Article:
Britain's gold-medal winners will not be ignored by the honours system under a compromise deal struck after the outcry sparked by the revelation that victorious Olympians would not automatically receive a gong from the Queen. The Independent on Sunday understands that those who miss out on major honours, from knighthoods to MBEs, will instead be given the British Empire Medal (BEM), which has been revived by David Cameron after a 10-year absence to coincide with the Queen's Jubilee.
However, there are also moves to "manage expectations" about Jessica Ennis becoming a dame in the New Year's Honours and Sir Chris Hoy being elevated to the House of Lords.
The BEM, known as "the people's gong", is usually given to those whose work benefits charities and local communities. Unlike the award of more distinguished medals, it does not involve a visit to Buckingham Palace, but can be presented by a local dignitary or even be sent through the post.
A sporting precedent for awarding the BEM was set in June when Terry Downes, Britain's oldest surviving former world boxing champion, was given one. The BEM is awarded by local lord-lieutenants, appointed by the Queen to represent the monarch in every county in the UK. They were among those who spoke out against the idea that Olympic medallists should automatically receive an honour.
Awarding the BEM would seek to defuse the row over new rules designed to limit the number of honours available, which require recipients to "give back" to their sport and community. The Government was stung by suggestions that it had "snubbed" Olympians, and insisted that an exception would be made for outstanding performances at the London Games.
Baroness Grey-Thompson, who sits on the sports honours committee chaired by Lord Coe, said: "It seems they [Whitehall] have been trying to cut back on giving civil servants knighthoods and things, and now they have run into a bit of a sticky wicket with sport. I know there are a lot of people saying that Chris Hoy should become a lord and Jess Ennis a dame, but it is time to manage expectations about that." This week the Public Administration Select Committee, which has been looking into the honours system, is expected to call for an end to a "Buggins's turn" approach to the awarding of honours, insisting they should be given on merit, whether to sporting figures, celebrities or civil servants. During the inquiry, Paul Flynn, a Labour MP, criticised what "seems to be a completely arbitrary system". He said: "Many people are worthy of honours; few get them."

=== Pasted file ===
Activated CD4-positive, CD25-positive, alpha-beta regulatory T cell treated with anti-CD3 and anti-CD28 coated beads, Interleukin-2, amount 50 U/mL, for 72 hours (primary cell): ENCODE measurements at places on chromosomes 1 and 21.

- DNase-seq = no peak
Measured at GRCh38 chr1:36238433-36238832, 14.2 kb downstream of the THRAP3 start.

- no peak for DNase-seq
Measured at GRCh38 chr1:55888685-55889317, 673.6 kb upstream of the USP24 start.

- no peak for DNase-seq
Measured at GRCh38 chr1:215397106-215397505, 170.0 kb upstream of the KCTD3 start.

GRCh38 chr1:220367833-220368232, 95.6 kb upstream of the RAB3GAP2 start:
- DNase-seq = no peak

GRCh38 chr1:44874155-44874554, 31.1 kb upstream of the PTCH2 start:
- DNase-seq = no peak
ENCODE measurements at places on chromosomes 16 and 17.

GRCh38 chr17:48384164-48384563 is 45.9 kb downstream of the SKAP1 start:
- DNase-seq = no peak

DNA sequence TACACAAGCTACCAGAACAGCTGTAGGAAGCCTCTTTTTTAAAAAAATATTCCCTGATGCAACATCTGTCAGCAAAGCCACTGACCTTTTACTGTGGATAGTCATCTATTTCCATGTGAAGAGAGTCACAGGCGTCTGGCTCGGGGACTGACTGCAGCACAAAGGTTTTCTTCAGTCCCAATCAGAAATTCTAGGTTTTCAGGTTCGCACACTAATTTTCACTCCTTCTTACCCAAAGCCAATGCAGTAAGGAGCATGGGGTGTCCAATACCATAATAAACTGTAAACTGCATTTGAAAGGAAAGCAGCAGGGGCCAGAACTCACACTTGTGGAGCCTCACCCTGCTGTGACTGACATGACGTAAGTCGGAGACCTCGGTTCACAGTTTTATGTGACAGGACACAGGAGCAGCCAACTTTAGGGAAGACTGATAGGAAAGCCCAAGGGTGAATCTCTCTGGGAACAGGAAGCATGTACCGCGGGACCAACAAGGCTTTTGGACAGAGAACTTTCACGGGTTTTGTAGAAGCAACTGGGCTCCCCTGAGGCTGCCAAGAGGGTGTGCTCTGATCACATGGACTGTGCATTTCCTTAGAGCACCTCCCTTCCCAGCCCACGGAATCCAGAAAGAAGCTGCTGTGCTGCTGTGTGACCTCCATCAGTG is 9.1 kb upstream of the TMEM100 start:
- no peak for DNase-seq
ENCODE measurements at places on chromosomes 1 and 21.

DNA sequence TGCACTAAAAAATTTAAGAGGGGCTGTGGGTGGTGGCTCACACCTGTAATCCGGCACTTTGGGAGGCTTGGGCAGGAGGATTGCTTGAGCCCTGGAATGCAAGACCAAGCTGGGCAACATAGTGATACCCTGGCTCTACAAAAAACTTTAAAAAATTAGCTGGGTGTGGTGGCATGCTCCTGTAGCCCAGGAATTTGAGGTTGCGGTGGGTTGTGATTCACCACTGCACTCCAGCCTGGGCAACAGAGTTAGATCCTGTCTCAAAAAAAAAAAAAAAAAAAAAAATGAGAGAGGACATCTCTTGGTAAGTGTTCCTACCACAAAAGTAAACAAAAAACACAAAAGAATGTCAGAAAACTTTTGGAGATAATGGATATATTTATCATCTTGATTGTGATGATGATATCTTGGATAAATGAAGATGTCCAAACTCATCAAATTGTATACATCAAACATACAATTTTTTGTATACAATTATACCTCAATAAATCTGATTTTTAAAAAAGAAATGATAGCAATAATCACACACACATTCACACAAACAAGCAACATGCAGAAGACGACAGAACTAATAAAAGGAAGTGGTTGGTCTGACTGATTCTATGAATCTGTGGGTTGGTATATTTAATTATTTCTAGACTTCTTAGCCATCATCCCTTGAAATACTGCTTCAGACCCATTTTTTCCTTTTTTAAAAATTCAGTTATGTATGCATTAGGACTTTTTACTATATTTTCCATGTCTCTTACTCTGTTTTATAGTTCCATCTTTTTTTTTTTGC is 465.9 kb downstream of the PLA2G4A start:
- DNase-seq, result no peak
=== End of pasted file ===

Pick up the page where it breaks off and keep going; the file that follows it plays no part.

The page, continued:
The Association of Lord-Lieutenants told the committee: "We regret any knee-jerk award or removal of honour, especially in response to media clamour. In the past, it has been disappointing to see an entire sports team appointed MBE for transient success when those who have, unremunerated, given years of service have much higher hurdles to leap before they can hope [for] an award."
How we broke the story
The row over athletes' honours erupted after The IoS revealed that tough new rules, demanded by David Cameron, had blocked a repeat of the honours windfall after Beijing. Quotas published in November allow for one sporting knighthood or damehood, four CBEs, 20 OBEs and 38 MBEs. But No 10 insisted there were no quotas, and sources said the Prime Minister wanted to see every gold medallist recognised.